I am not surprised. We live in a bullying culture of victim-blaming and Internet machoism. There are entire sites dedicated to hate pages, and kids in Elementary schools are telling one another that they are so ugly that they should kill themselves. People are feeling their way all over the web, outing their impulsive emotions as though they were having conversations in their heads with no repercussions. There is no time in a young person’s life to think about how they feel because the web is so fast in its delivery. By the time you might wish you had have waited to say or think or feel online, the world has been playing with your thoughts already, and is commenting all over the place.
I have spent my academic career speaking and writing about queer teen suicide, bullying and the effects that our ramped digital culture has on our emotional development. And I’ve seen a lot of sorrow where victims are blamed for being the victim: Suicide victim Amanda Todd was harassed even in death, demonized for images that were released of her breasts online, and told she deserved to die; the recent, brutal rape of the Swiss cyclist by a gang of men in Datia was told the rape was her fault for not informing police of her travel plans; A police force recently implied women deserve to be raped if they wear certain clothing, hang about drunk men, and travel around at night; an 11 year-old girl in Texas was recently called a “seductive Man Luring Spider” by lawyers after being gang-raped by 18 boys and men.
In cases such as these, I’m reminded of the Tyler Clementi suicide in New York in 2010. Clementi jumped to his death off of a bridge when he discovered that his roommate, Dharun Ravi, had videotaped he and his male lover making love, streaming it live for the world to see. Tweeting: “I dare you to video chat me between the hours of 9:30 and 12. Yes it’s happening again,” Ravi didn’t think anything of his act. Although it turned out the recording actually failed to work, Clementi took his own life believing all of his classmates and family had seen him having sex with a man online. Ravi got 30 days in prison and 300 hours of community service.
Am I saying that the sentences for Ravi, and these two rapists were too light? Well, it would seem so. The crimes committed were horrific and the time being served is pathetic. Two things bother me more though: our blind ignorance about the effects of living in a world where our lives are digital coupled with the surprise we feign when something like this happens. And the fact some people are calling for these boys’ incarceration for life rather than dealing with the violence that continues to circulate as normalcy.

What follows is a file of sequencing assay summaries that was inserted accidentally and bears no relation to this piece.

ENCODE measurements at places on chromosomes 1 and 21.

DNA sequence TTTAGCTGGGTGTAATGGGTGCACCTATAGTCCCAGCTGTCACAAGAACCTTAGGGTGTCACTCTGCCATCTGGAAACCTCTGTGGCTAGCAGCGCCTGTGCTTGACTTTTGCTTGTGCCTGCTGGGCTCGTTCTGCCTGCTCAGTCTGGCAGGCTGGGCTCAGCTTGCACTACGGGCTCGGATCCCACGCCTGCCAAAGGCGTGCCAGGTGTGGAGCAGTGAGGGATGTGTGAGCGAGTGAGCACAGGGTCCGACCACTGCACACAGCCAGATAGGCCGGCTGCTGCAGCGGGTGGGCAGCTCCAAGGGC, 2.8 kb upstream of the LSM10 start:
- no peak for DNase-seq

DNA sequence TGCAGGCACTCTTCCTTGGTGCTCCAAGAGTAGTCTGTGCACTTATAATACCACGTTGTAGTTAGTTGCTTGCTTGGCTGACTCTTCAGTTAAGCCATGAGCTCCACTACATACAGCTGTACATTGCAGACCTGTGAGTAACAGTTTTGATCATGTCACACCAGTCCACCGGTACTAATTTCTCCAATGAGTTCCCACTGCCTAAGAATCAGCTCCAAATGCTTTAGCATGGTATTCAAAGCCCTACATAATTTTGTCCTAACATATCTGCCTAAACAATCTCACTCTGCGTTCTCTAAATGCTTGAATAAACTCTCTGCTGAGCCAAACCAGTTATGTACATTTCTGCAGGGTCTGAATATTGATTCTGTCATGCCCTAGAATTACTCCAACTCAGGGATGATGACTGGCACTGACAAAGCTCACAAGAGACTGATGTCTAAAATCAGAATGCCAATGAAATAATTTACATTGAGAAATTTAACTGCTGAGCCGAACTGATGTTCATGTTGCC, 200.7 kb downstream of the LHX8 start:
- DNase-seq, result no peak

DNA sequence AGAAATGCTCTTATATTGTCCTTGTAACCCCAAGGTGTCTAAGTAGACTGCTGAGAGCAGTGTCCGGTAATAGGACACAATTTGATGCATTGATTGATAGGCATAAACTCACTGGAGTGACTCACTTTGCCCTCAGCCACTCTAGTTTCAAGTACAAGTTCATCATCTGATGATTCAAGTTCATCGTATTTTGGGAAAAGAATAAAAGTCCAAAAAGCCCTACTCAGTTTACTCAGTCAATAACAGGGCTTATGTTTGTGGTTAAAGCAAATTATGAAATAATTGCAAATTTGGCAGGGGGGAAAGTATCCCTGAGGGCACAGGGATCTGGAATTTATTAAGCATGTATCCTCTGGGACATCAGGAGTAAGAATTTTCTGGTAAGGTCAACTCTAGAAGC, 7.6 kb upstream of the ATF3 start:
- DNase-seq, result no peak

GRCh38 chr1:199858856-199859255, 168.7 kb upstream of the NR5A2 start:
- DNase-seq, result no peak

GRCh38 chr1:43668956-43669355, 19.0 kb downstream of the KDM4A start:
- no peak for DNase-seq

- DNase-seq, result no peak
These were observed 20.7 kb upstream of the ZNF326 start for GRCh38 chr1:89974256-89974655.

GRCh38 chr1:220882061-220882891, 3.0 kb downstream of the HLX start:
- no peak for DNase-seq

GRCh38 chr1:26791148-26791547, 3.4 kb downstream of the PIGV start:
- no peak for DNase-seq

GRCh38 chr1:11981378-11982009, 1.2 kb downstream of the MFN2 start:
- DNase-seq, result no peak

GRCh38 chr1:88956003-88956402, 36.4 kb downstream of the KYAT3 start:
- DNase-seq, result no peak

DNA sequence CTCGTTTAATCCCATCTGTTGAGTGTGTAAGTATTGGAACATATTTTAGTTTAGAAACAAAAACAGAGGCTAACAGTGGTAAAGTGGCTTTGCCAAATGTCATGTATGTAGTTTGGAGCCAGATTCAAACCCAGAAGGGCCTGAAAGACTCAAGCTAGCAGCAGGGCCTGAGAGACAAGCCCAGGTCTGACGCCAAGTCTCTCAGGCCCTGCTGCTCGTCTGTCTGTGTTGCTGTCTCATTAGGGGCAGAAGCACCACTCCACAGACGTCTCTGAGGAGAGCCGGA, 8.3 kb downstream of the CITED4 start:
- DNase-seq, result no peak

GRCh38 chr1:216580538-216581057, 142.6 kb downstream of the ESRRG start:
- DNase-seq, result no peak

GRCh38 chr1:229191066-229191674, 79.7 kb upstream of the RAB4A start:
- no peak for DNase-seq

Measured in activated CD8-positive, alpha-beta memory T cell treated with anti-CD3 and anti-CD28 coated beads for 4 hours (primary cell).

We have to get a handle on how we are all being affected by this digital moment. Adults too. We can’t simply blame the kids for behaving horribly online when we foster and support their acts everyday. Chucking angry arrogant, stupid, violent kids in a prison for life won’t teach us or them anything.
I don’t believe prison is a place for anyone to learn anything other than how to continue to hurt and be hurt by others. Henry Rollins makes the point that the two Steubenville rapists failed the girl they raped, and yet they too have been failed by society, their parents, their teachers, and their environments. Prison, he argues, will simply compound failures. However, while Rollins suggests that after reading all of the newsfootage, he “thought first about these two men,” this is troubling for me. These boys are being talked about as though they now are the only ones who have to reclaim some sense of everyday life. The girl that was raped, splayed all over the Internet, judged, and forgotten is now also being rendered invisible in ways that are unethically vanquished.
She’s strong, a fighter, and will find peace and solace. We have a responsibility to respect her privacy, to refuse her spectacularization, to fight beside her, and to not forget her or the circumstances that enabled her rape. No one will forget the two boys or what they did; I don’t worry about that. And I hope they too can learn to be compassionate people. Prison won’t do that for them. We must teach care, by example and by putting compassion first, over and above hatred and anger.